Monday, April 21, 2008

Number sense can be trained. Plus Gq factor structure info

Last October I made a brief post re: the ability of number sense, an preschool skill that appears important in the development of future mathematical skill and ability development (Gq-general quantitative knowledge as per CHC theory) At that time I wondered aloud if anyone was aware of any factor analysis research of good markers of number sense abilities. This past week my prayers were least partially. Ramani and Seigler (2008) published an article in Child Development that addressed the the ability to improve number sense abilities in low-income preschool children via the playing of linear board games.

The abstract is below. The introduction provides a nice overview of the number sense literature in preschool children. Also of significant interest (to those of us working in education) was the finding that playing number board games increased number sense competencies...and...more importantly, these gains were sustained after training was completed (up to nine weeks later).

Of interest to me was the inclusion of an exploratory factor analysis of the number sense measures used in the study. The authors reported three possible number sense dimensions -- numerical magnitude, numerical identification skill, and counting skill. Currently the Gq domain in the CHC taxonomy is not well understood. Most contemporary treatments of the broad stratum II ability only lists two narrow stratum I abilities (Mathematical Knowldge, KM; Mathematical Achievement, A3). The current study suggests the Gq domain may be much more differentiated than currently understood. The three number sense factors identified in this study might represent narrow stratum I abilities in their own right, or, might represent an even narrower stratum of Gq abilities below stratum I. Only future research with a broader array of Gq variables (and other CHC ability variables) will help answer this question.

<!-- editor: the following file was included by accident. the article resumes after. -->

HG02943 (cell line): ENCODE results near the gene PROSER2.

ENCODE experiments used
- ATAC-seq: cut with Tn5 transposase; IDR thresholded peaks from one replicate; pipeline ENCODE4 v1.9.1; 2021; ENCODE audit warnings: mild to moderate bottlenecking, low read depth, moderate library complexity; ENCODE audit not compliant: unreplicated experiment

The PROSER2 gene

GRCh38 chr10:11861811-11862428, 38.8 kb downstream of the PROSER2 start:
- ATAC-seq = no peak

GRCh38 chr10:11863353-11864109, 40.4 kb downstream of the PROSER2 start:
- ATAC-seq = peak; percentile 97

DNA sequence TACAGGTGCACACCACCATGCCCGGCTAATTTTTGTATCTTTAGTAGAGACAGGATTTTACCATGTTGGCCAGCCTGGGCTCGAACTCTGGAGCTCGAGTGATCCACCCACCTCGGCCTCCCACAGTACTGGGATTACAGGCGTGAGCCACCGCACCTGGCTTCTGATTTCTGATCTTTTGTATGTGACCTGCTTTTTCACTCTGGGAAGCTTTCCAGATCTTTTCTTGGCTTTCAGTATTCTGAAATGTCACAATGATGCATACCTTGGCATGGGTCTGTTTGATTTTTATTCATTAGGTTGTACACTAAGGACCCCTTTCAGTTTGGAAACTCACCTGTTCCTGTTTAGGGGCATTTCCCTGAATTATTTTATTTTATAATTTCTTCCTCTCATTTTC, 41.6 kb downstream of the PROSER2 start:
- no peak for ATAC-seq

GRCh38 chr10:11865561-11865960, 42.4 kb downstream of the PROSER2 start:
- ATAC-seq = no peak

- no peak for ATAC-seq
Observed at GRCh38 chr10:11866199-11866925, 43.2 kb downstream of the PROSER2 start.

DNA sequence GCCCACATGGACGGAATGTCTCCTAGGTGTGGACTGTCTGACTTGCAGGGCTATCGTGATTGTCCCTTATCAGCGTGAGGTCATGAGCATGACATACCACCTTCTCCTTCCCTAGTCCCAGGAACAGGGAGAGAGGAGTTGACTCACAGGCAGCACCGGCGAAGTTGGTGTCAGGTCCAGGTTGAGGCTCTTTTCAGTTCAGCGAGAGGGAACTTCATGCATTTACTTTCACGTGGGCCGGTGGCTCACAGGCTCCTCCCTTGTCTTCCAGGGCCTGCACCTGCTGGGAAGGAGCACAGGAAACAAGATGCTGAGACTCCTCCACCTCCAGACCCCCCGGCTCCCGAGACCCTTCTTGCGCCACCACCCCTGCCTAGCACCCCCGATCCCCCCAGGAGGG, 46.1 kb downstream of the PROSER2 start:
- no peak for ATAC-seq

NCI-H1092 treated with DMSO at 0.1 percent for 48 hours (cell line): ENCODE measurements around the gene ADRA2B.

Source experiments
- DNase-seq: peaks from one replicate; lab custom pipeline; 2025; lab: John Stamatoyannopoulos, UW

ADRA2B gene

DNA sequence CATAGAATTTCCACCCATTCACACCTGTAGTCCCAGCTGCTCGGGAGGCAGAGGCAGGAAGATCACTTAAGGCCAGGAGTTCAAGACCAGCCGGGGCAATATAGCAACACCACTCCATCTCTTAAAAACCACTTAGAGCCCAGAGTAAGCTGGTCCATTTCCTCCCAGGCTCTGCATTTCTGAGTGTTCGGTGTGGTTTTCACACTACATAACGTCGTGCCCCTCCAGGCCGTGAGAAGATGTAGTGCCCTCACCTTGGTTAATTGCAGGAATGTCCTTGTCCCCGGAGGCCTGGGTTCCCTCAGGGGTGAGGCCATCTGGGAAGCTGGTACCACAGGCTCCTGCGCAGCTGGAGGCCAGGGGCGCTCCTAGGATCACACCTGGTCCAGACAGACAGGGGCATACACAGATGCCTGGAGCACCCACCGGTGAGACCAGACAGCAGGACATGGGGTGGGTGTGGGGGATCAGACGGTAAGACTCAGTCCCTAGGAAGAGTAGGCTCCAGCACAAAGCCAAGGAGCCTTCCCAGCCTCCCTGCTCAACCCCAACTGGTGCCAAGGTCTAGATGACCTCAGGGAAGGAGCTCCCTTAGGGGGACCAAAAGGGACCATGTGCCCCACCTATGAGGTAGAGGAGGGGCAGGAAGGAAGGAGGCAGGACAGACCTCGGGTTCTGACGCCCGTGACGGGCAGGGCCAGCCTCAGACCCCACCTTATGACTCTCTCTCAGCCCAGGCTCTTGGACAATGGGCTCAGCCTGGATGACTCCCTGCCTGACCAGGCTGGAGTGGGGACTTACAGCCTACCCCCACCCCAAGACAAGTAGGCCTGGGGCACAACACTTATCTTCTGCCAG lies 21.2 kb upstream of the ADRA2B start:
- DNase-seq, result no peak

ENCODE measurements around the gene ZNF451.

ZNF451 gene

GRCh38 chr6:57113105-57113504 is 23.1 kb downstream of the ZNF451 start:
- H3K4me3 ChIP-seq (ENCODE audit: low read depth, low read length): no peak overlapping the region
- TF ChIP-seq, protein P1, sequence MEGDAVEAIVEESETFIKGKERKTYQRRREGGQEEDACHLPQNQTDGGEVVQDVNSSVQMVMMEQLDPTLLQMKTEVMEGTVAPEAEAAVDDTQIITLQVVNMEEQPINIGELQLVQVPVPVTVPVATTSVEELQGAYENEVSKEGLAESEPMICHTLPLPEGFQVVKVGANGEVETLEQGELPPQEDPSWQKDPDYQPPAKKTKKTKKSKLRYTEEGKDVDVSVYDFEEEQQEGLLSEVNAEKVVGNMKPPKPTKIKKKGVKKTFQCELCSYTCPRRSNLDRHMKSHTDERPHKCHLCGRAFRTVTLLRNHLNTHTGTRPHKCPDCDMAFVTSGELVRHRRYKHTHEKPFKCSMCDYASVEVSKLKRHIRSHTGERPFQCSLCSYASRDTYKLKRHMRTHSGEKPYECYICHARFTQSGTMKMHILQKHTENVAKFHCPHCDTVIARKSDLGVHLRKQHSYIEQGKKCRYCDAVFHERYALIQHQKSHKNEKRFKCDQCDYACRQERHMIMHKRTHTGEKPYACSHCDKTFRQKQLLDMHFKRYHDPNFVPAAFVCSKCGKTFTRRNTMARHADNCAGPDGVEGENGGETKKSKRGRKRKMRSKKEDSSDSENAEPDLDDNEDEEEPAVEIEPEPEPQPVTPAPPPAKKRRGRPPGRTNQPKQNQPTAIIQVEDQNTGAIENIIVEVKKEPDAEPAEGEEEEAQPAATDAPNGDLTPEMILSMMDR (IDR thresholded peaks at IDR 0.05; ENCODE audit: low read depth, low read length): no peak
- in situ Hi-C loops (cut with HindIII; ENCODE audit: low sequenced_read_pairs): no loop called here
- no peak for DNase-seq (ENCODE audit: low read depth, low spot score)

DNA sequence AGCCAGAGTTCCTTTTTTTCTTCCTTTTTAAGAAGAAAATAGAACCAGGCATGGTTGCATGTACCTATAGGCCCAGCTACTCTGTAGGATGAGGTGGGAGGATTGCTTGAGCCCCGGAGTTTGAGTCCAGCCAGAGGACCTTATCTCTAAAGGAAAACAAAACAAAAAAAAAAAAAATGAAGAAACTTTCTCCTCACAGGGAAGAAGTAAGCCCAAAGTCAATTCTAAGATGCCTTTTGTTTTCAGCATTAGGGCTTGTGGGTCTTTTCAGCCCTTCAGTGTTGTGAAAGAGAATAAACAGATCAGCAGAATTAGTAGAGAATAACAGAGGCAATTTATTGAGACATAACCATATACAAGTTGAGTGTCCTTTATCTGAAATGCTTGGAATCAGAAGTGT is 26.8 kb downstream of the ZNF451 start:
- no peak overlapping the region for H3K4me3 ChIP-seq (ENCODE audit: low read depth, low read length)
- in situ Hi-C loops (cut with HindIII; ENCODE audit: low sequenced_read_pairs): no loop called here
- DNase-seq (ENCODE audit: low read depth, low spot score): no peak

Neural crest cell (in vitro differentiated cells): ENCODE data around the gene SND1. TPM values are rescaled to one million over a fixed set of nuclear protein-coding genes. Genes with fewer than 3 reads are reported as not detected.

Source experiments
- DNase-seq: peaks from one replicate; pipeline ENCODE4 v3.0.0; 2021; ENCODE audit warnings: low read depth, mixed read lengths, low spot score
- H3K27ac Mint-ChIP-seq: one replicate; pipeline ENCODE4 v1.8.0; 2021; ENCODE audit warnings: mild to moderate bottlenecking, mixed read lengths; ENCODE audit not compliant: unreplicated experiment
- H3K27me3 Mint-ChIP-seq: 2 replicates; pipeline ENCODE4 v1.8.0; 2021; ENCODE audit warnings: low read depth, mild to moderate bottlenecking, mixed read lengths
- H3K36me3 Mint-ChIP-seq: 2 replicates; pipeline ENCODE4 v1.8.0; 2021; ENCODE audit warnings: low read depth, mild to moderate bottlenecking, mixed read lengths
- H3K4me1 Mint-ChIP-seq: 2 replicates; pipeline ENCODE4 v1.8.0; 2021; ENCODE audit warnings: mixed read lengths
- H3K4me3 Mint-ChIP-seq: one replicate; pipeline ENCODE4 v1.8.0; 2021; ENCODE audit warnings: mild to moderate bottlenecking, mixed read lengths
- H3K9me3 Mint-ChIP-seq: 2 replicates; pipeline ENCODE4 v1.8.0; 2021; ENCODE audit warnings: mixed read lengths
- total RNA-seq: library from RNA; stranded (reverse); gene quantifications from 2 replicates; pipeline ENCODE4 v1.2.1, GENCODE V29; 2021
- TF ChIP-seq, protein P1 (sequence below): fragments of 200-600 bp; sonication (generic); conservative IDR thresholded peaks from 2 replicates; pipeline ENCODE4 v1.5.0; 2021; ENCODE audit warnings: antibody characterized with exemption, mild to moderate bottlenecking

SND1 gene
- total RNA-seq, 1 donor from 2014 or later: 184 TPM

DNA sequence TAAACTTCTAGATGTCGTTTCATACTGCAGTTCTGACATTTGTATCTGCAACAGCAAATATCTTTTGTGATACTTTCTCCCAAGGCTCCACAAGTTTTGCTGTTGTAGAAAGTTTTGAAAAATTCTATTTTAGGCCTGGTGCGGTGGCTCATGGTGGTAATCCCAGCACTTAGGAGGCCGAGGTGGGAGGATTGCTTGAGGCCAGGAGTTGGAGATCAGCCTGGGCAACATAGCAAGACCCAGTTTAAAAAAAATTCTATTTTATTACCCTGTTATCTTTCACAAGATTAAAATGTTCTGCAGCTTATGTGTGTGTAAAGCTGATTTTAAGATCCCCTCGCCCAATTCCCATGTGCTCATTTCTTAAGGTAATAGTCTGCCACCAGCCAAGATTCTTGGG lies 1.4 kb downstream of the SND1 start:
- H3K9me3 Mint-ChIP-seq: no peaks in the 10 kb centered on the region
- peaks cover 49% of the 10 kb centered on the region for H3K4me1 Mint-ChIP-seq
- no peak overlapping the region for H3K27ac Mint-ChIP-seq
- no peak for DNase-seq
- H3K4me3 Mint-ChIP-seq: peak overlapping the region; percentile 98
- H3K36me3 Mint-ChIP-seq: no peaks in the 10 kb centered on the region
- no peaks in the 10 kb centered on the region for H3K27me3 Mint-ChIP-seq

I smell some possible good dissertations.

  • Theoretical analyses of the development of numerical representations suggest that playing linear number board games should enhance young children’s numerical knowledge. Consistent with this prediction, playing such a game for roughly 1 hr increased low-income preschoolers’ (mean age 5 5.4 years) proficiency on 4 diverse numerical tasks: numerical magnitude comparison, number line estimation, counting, and numeral identification. The gains remained 9 weeks later. Classmates who played an identical game, except for the squares varying in color rather than number, did not improve on any measure. Also as predicted, home experience playing number board games correlated positively with numerical knowledge. Thus, playing number board games with children from low-income backgrounds may increase their numerical knowledge at the outset of school.

Technorati Tags: , , , , , , , , ,

No comments: